Gladiators Studio One Singles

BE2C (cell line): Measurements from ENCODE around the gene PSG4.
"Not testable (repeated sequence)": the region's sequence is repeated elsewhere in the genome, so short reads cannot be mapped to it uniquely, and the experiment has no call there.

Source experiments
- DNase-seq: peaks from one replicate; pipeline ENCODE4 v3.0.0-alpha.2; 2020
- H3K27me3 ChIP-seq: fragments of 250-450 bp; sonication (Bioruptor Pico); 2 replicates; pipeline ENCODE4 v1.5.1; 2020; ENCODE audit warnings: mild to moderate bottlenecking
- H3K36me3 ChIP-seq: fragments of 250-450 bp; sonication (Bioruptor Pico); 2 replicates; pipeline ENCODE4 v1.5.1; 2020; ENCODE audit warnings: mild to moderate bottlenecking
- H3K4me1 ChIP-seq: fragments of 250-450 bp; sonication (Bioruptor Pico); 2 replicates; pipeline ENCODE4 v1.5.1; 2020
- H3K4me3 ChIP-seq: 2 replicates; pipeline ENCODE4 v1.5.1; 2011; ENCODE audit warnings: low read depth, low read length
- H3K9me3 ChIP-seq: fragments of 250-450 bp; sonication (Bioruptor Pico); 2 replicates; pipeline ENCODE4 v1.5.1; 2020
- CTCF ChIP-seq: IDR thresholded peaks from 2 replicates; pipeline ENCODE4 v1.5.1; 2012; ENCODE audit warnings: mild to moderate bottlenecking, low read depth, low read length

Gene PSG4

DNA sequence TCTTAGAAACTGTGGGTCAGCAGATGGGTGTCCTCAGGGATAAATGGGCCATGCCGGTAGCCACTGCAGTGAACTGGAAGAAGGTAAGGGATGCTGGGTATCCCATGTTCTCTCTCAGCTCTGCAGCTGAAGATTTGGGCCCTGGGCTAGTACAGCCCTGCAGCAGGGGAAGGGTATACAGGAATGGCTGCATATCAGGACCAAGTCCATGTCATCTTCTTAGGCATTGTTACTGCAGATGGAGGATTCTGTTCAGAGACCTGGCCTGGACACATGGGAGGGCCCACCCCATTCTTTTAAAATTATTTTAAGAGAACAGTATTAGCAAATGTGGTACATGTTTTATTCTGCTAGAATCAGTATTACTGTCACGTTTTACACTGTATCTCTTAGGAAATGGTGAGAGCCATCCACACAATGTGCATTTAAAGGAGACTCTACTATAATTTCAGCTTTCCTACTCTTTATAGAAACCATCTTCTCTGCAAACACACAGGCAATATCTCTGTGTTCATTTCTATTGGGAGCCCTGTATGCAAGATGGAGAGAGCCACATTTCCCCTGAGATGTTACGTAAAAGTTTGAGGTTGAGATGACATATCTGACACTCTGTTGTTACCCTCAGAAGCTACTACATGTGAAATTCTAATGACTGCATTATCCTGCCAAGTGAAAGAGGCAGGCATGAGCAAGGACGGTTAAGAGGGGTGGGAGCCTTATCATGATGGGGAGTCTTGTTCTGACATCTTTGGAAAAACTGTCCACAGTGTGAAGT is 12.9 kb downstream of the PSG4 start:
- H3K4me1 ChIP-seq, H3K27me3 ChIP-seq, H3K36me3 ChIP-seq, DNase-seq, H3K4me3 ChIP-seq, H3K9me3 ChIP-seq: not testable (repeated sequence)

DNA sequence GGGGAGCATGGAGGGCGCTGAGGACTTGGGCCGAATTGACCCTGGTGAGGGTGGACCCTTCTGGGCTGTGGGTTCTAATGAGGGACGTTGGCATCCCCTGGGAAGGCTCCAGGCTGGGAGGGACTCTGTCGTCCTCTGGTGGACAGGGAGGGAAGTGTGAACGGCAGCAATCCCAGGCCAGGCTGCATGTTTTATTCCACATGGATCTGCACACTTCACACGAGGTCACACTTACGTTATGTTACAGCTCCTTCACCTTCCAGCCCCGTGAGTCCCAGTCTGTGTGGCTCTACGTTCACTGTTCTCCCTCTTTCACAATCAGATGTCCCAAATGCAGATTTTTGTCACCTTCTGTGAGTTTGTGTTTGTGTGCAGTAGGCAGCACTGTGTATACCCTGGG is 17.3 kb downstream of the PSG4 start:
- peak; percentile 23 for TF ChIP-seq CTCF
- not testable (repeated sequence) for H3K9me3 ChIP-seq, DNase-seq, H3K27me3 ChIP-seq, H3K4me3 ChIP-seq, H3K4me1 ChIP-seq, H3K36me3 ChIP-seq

The Gladiators were a rare group in Jamaica — they were a self-contained band. Somewhat celebrated for their difference from the harmony trio mode so prevalent during the ’60s and ’70s in Jamaica, they gained major international notoriety through a series of outstanding albums for Virgin in the ’70s. But like Bob Marley and the Wailers, they didn’t start out as a band. Their earliest singles feature the trio of Albert Griffiths, David Webber and Errol Grandison in a classic sound, mixing politics, Rasta sentiment and love in a countrified cocktail. While moderate hits resulted, the quality of the music is excellent. The dub versions are the typical Studio One griminess of the era. During the ’70s, the vocal line-up changed and the band coalesced around Griffiths’ guitar and new singer Clinton Fearon’s bass. They became an in-demand session band and are best represented on their Virgin discs, which focus much more on cultural themes. The third of Studio One Singles devoted to this output is rock solid, sounding way less polished than the concurrent Virgin releases. The snare/digital clap sound on the twelve-inch mix of "Pretending” is worth the price of the disc. (Heartbeat)